Aiken and Browning recalled specific scenes that made special impressions on them during the shoot. In the big conclusion, for example, Aiken has to climb a long rope up a tower, and it took days to film. He said, “It wasn’t too bad, though–they have these things called wires, and they pull you.” But the scene he liked best was a big special-effects episode in which a house collapses around the orphans in a hurricane. “It took a really long time, which is why I like that scene the most, because it was interesting to see it come together. A lot of the house being torn apart, they were doing that as we went. You’d be surprised how much was real.” Browning interjected, “There was a wind machine blowing against us, and I had the baby, and there was steam shooting out of the floor, and they were throwing things at us at the same time. That was kind of tricky, and it took a couple weeks to do.” Aiken continued: “Just to see how it came out, I just really loved that, because it took so long to shoot.” For Browning, the most enjoyable part of filming had a personal connection–it was the second part of the picture, when the Baudelaire children are entrusted to an uncle played by Billy Connolly, with whom she’d worked before. “That was probably the most fun I had shooting, when Billy was there…getting to reunite with him was really good. He’s so sweet.”

When asked whether sequels are already planned, and whether they’d be in them, Browning replied, “We have absolutely no idea. There’s nothing definite, because the producers are being so careful about it.” But both doubted that, given the length of time needed for such productions, they could expect to appear in many of them. “First they have to decide, and that will take awhile,” Browning explained, “then they’d have to write the script, which would take even longer, then they’d have to get into pre-production. And by the time that happens, I could be eighteen or nineteen, [and Violet’s] meant to stay fourteen throughout all the books. And it would be worse for Liam, because [Klaus] is meant to stay twelve or thirteen throughout the books, and he’s going to be, like eight feet tall.” (Aiken noted, “I grew five inches during the shooting.”) And Browning added: “There’s no way we’ll be able to do all the books. There’s no way they’ll be able to do that many movies before we’re thirty.”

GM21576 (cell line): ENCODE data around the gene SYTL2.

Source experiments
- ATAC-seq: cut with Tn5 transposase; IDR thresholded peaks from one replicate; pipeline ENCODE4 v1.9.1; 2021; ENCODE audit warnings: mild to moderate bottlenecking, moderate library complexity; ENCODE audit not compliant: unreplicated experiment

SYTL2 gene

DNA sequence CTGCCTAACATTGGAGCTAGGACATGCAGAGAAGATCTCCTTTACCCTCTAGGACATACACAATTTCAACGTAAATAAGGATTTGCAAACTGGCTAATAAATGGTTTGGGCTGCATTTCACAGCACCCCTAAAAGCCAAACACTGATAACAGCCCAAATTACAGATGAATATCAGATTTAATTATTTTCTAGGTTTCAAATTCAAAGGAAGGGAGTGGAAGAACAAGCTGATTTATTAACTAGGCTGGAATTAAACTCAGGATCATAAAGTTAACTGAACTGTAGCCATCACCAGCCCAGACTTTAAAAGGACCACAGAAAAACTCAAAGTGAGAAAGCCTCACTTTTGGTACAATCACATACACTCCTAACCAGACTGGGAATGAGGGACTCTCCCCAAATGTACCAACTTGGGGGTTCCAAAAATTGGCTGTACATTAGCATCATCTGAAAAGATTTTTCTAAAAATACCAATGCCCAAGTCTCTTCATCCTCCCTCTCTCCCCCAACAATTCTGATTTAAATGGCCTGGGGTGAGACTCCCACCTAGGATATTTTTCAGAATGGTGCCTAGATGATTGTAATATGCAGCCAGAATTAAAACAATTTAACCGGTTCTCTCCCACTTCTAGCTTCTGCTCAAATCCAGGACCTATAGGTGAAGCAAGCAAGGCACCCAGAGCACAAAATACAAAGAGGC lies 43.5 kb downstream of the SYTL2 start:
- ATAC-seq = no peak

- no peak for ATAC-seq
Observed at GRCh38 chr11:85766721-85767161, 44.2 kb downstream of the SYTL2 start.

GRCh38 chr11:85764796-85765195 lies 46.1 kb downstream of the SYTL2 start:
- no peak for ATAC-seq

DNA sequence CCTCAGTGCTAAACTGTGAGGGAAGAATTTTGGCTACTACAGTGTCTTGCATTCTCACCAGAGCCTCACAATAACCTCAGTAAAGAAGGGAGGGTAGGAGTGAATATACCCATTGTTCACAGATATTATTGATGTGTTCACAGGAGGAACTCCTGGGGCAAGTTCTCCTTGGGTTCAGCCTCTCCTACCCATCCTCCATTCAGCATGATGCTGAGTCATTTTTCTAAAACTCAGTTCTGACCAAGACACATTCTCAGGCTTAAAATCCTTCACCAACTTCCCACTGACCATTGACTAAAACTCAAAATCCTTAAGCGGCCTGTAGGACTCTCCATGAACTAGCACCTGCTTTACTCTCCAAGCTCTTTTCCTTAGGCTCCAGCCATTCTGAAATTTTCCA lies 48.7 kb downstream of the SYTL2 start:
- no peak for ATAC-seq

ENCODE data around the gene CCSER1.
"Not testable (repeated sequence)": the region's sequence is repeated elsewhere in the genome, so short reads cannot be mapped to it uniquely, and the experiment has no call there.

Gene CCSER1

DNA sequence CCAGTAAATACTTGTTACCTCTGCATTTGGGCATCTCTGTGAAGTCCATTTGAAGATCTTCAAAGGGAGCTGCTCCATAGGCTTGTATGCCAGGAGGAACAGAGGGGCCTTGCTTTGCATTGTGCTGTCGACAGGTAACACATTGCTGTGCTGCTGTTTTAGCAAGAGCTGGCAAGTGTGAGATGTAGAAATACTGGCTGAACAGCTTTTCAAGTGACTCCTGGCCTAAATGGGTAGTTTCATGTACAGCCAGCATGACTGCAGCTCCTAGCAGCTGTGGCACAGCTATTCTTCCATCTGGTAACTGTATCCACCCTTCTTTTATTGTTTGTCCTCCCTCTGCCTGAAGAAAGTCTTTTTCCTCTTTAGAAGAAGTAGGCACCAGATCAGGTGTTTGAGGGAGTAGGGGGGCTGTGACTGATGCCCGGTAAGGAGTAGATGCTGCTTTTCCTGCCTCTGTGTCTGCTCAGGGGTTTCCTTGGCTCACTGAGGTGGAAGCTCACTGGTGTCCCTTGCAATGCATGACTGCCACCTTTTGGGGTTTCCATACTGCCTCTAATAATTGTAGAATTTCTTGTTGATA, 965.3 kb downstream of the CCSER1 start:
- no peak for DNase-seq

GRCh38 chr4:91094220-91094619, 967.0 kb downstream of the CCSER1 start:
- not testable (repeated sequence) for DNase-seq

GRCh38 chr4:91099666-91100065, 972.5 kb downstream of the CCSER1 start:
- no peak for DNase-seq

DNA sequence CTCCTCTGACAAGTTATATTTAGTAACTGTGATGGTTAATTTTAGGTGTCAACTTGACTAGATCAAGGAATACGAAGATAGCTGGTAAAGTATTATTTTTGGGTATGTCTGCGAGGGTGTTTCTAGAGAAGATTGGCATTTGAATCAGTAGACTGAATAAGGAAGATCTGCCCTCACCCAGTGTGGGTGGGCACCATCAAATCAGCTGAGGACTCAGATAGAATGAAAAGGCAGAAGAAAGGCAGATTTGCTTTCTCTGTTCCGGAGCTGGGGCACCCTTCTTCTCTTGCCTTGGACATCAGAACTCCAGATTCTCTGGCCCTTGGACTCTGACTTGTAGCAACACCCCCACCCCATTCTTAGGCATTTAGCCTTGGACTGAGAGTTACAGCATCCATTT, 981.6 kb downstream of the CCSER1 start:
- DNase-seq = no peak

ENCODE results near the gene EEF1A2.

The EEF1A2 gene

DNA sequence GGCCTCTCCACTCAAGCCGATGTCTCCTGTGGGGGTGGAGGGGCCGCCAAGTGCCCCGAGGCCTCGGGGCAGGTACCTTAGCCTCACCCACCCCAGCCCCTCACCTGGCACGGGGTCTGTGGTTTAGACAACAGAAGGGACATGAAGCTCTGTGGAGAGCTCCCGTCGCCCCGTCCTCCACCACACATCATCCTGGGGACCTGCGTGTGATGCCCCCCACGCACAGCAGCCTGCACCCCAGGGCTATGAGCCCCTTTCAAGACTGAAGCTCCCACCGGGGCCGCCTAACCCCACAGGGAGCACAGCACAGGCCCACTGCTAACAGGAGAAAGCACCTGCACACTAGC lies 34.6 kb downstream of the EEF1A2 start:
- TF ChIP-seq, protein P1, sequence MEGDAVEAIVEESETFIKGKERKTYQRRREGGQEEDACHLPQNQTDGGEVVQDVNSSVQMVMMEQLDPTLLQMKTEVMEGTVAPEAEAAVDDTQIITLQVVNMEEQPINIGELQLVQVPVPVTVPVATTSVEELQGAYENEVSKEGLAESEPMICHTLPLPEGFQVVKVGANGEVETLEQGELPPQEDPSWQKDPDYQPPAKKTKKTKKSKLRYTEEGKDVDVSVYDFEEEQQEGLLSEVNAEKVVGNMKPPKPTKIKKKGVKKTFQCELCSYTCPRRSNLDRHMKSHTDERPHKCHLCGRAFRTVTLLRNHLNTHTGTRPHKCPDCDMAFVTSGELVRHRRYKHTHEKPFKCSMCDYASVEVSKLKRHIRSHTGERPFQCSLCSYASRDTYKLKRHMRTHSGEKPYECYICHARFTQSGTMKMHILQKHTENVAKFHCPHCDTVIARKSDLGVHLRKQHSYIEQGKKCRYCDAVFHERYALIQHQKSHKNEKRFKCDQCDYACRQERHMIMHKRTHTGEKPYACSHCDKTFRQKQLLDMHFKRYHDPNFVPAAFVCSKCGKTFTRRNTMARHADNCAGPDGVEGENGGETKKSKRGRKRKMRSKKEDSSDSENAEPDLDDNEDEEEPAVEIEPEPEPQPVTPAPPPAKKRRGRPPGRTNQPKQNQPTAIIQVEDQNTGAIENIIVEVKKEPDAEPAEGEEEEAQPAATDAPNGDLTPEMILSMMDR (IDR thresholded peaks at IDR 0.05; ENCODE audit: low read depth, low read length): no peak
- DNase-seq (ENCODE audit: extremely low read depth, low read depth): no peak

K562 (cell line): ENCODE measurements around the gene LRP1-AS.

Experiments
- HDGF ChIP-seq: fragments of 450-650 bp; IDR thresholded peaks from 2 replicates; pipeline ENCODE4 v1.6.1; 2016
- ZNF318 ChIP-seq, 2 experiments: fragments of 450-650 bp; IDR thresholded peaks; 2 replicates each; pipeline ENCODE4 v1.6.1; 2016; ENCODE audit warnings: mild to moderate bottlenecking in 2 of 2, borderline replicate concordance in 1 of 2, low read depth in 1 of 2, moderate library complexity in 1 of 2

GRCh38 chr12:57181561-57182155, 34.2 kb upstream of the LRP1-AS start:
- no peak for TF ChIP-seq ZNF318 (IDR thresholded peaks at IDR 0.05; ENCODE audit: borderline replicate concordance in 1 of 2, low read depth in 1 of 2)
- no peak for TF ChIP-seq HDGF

Though they couldn’t predict anything about possible sequels, however, the two youngsters laughed about the merchandising tie-ins for the present movie, which include chicken fingers and pizza, and their recent experience doing voiceovers for the video game based on the film. The voiceover session was “the weirdest thing,” Browning said, “because you have to be a lot more animated” than in the film. Aiken remembered the surprises in the script, which he’d been given just before they started recording. “I distinctly remember,” Aiken said, “I was just reading along and then I read the next line–‘She’s right, I do have my propeller shoes!’ What?”

But Aiken questioned whether action figures based on their characters were in the cards. “If you think about it, come on, what would they be?” he asked with a shy smile. “They’d be, like, Violet thinking very hard, and Klaus book-reading!”